Farmers could boost their incomes by switching from beef
John FitzGerald: The economics of beef are on a knife edge – changing makes sense
Alternative land uses could provide positive returns, rather than the losses that beef production entails. Photograph: Brenda Fitzsimons
As Ireland’s economy has recovered, there has been a steady increase since 2014 in our greenhouse gas emissions.
If Ireland is to have any chance of meeting its target for 2030 to bring these emissions to 30 per cent below their 2005 level, urgent action will be needed across all sectors of the economy.
The Government’s Climate Action Plan, published last month, set out a good framework for achieving our global 2030 target, which included targets for individual sectors.
Targets alone are not enough, however. To ensure they are realised requires new policy measures across the different sectors. On Wednesday the Climate Change Advisory Council, which I chair, published a report setting out its independent advice to the Government on some of the crucial policy changes that are urgently needed to reverse the rising trend in emissions.
The council argues, as it has done previously, that an essential measure is a steady increase in carbon taxes over the coming decade. This has also been supported by the Oireachtas Committee on Climate Change, and by the Citizens’ Assembly. The price of carbon needs to reflect its climate damage, so that greener options make economic sense to households, businesses and farming.
The council advises that some of the revenue raised through higher carbon taxes be used to protect living standards in low-income households when fuel prices rise. The rest of the revenue could be used to compensate households in general, or to encourage climate-friendly initiatives such as home insulation.
Higher carbon prices form an essential first step, but only a first step. This week’s advice from the council pays particular attention to measures needed to reduce emissions from agriculture by 2030, as these now account for a third of our greenhouse gas emissions.
In formulating our proposals we aimed for a win-win – to recommend changes that would simultaneously increase farm incomes while also significantly reducing greenhouse gases.
Teagasc, the agricultural research centre, has set out a range of measures that could both reduce farmers’ costs and reduce emissions. These include changes in how farmers dispose of slurry, and the use of an alternative type of fertiliser.
These and other measures Teagasc suggests could further reduce farm emissions, at pretty well zero cost. If all of these proposals were implemented, they could see the agricultural sector make significant progress over the coming decade in tackling climate change.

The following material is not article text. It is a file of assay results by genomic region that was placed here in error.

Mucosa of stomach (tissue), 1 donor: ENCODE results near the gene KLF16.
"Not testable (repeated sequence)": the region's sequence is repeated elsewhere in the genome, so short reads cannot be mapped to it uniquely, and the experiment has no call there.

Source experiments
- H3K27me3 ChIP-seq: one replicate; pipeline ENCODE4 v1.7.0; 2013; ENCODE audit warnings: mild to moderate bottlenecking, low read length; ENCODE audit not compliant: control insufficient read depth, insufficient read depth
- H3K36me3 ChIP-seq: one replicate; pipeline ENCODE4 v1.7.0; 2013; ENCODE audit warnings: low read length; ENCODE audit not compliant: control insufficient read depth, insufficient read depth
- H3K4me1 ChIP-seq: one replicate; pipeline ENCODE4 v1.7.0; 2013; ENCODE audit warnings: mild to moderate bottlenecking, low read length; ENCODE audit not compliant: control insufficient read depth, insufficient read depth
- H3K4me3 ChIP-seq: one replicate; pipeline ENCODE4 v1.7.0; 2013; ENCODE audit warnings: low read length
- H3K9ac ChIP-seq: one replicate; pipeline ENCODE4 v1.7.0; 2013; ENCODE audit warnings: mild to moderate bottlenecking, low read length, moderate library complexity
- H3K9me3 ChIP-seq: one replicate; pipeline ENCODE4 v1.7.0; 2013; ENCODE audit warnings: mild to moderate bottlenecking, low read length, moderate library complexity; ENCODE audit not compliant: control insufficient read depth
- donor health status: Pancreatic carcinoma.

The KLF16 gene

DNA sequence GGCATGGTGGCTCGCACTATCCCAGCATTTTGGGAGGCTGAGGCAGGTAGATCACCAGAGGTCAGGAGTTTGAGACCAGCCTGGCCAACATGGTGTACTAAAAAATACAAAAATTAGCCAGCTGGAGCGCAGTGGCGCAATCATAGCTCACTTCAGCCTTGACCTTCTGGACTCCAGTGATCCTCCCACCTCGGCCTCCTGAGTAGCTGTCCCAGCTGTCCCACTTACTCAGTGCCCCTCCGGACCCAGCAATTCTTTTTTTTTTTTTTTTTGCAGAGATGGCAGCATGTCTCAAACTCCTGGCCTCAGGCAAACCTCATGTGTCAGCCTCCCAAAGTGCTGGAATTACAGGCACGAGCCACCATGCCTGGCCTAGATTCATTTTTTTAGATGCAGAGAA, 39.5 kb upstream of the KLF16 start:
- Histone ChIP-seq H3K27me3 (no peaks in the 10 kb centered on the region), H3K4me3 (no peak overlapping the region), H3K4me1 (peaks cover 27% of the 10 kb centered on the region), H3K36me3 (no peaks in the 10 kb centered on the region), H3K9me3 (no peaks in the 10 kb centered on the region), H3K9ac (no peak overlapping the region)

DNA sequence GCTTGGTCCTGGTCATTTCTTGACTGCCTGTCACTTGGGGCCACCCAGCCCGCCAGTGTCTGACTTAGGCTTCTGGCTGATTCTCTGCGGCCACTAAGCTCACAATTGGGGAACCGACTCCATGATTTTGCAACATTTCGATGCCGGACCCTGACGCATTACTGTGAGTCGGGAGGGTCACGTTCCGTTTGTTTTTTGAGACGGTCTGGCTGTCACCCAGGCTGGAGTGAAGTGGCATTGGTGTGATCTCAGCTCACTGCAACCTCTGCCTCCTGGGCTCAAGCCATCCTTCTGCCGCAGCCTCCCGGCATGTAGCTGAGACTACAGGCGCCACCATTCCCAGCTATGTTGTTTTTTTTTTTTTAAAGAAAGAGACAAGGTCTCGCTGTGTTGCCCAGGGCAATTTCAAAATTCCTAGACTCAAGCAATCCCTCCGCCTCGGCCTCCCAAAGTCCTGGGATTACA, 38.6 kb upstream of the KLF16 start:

However, without additional actions, the likely reduction would probably still not be sufficient to enable us reach our national emissions target for 2030.
Currently, dairy farmers make a significant income from the sale of their milk, so cutting output of that sector would be expensive. However, the economics of beef are on a knife edge – even with heavily protected EU beef prices, farmers generally gain no net income from animals sold for meat and may even lose money. Brexit would almost certainly turn this near break-even situation into a major loss for farmers.
The council recommends that farmers be encouraged to gradually move out of beef production and use the land for other purposes, such as woodland or growing biomass. These alternative uses would also suck carbon dioxide from the atmosphere, further reducing net emissions.
Even today, these alternative land uses could provide positive returns, rather than the losses that beef production entails. Incomes earned through alternatives to beef would be much more secure, given the risk that sudden changes in the EU market for beef, for example after Brexit, can bring large losses for farmers.
In addition, the development of artificial beef through synthetic DNA is already a reality, which will further threaten the long-term viability of beef farming.
While this change in land use looks an attractive policy, there are many obstacles that may prevent farmers making the change. Worries about markets for alternative products, such as timber and biomass, would need to be tackled.
Farmers may see the irreversibility of such changes in land use as entailing increased risks. It is only through dialogue with farmers that these obstacles to change will be ironed out.
If implemented in a sensitive and targeted manner, this policy change would substantially reduce greenhouse gas emissions from agriculture and enhance farm incomes.
The key instrument for encouraging the necessary transition from beef production to a more environmentally desirable use of the land will be the future Common Agricultural Policy (Cap).
In reforming Cap, as it applies to Ireland, a major task will be to adjust the suite of incentives available to send the correct signal that encourages a switch to more environmentally sustainable farming.